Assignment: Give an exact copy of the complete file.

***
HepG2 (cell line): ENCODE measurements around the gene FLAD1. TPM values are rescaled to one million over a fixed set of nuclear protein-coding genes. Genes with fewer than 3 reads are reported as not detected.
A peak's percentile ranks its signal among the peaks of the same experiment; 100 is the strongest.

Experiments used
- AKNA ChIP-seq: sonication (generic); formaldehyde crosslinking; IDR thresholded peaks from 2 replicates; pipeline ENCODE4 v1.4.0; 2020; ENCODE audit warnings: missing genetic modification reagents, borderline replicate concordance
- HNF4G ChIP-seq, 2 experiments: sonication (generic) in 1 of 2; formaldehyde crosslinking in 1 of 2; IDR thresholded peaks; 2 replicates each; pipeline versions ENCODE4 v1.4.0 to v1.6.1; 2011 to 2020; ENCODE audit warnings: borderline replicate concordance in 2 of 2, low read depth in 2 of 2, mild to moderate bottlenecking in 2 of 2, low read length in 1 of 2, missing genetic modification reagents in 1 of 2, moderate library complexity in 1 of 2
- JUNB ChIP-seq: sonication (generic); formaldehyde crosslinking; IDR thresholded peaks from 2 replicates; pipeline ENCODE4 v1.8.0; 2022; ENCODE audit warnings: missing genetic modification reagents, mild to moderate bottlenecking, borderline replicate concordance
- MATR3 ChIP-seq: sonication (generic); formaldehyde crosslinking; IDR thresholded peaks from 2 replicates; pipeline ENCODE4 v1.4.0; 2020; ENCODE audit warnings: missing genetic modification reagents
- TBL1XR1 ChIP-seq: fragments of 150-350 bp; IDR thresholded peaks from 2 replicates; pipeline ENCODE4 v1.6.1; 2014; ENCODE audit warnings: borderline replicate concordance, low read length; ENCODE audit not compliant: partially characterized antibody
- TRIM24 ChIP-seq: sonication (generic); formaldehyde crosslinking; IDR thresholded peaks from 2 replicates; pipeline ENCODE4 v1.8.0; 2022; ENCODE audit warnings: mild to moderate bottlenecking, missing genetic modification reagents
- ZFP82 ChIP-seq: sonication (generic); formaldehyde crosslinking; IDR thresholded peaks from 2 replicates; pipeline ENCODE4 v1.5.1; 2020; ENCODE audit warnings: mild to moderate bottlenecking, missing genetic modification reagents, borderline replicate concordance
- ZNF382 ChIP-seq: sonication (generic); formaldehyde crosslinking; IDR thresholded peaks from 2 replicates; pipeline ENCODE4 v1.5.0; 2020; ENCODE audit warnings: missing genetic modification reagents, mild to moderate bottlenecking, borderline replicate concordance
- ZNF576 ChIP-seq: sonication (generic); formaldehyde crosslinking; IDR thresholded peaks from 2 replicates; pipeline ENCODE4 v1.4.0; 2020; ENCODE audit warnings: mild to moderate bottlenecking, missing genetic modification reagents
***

HepG2 (cell line): ENCODE measurements around the gene FLAD1. TPM values are rescaled to one million over a fixed set of nuclear protein-coding genes. Genes with fewer than 3 reads are reported as not detected.
A peak's percentile ranks its signal among the peaks of the same experiment; 100 is the strongest.

Experiments used
- AKNA ChIP-seq: sonication (generic); formaldehyde crosslinking; IDR thresholded peaks from 2 replicates; pipeline ENCODE4 v1.4.0; 2020; ENCODE audit warnings: missing genetic modification reagents, borderline replicate concordance
- HNF4G ChIP-seq, 2 experiments: sonication (generic) in 1 of 2; formaldehyde crosslinking in 1 of 2; IDR thresholded peaks; 2 replicates each; pipeline versions ENCODE4 v1.4.0 to v1.6.1; 2011 to 2020; ENCODE audit warnings: borderline replicate concordance in 2 of 2, low read depth in 2 of 2, mild to moderate bottlenecking in 2 of 2, low read length in 1 of 2, missing genetic modification reagents in 1 of 2, moderate library complexity in 1 of 2
- JUNB ChIP-seq: sonication (generic); formaldehyde crosslinking; IDR thresholded peaks from 2 replicates; pipeline ENCODE4 v1.8.0; 2022; ENCODE audit warnings: missing genetic modification reagents, mild to moderate bottlenecking, borderline replicate concordance
- MATR3 ChIP-seq: sonication (generic); formaldehyde crosslinking; IDR thresholded peaks from 2 replicates; pipeline ENCODE4 v1.4.0; 2020; ENCODE audit warnings: missing genetic modification reagents
- TBL1XR1 ChIP-seq: fragments of 150-350 bp; IDR thresholded peaks from 2 replicates; pipeline ENCODE4 v1.6.1; 2014; ENCODE audit warnings: borderline replicate concordance, low read length; ENCODE audit not compliant: partially characterized antibody
- TRIM24 ChIP-seq: sonication (generic); formaldehyde crosslinking; IDR thresholded peaks from 2 replicates; pipeline ENCODE4 v1.8.0; 2022; ENCODE audit warnings: mild to moderate bottlenecking, missing genetic modification reagents
- ZFP82 ChIP-seq: sonication (generic); formaldehyde crosslinking; IDR thresholded peaks from 2 replicates; pipeline ENCODE4 v1.5.1; 2020; ENCODE audit warnings: mild to moderate bottlenecking, missing genetic modification reagents, borderline replicate concordance
- ZNF382 ChIP-seq: sonication (generic); formaldehyde crosslinking; IDR thresholded peaks from 2 replicates; pipeline ENCODE4 v1.5.0; 2020; ENCODE audit warnings: missing genetic modification reagents, mild to moderate bottlenecking, borderline replicate concordance
- ZNF576 ChIP-seq: sonication (generic); formaldehyde crosslinking; IDR thresholded peaks from 2 replicates; pipeline ENCODE4 v1.4.0; 2020; ENCODE audit warnings: mild to moderate bottlenecking, missing genetic modification reagents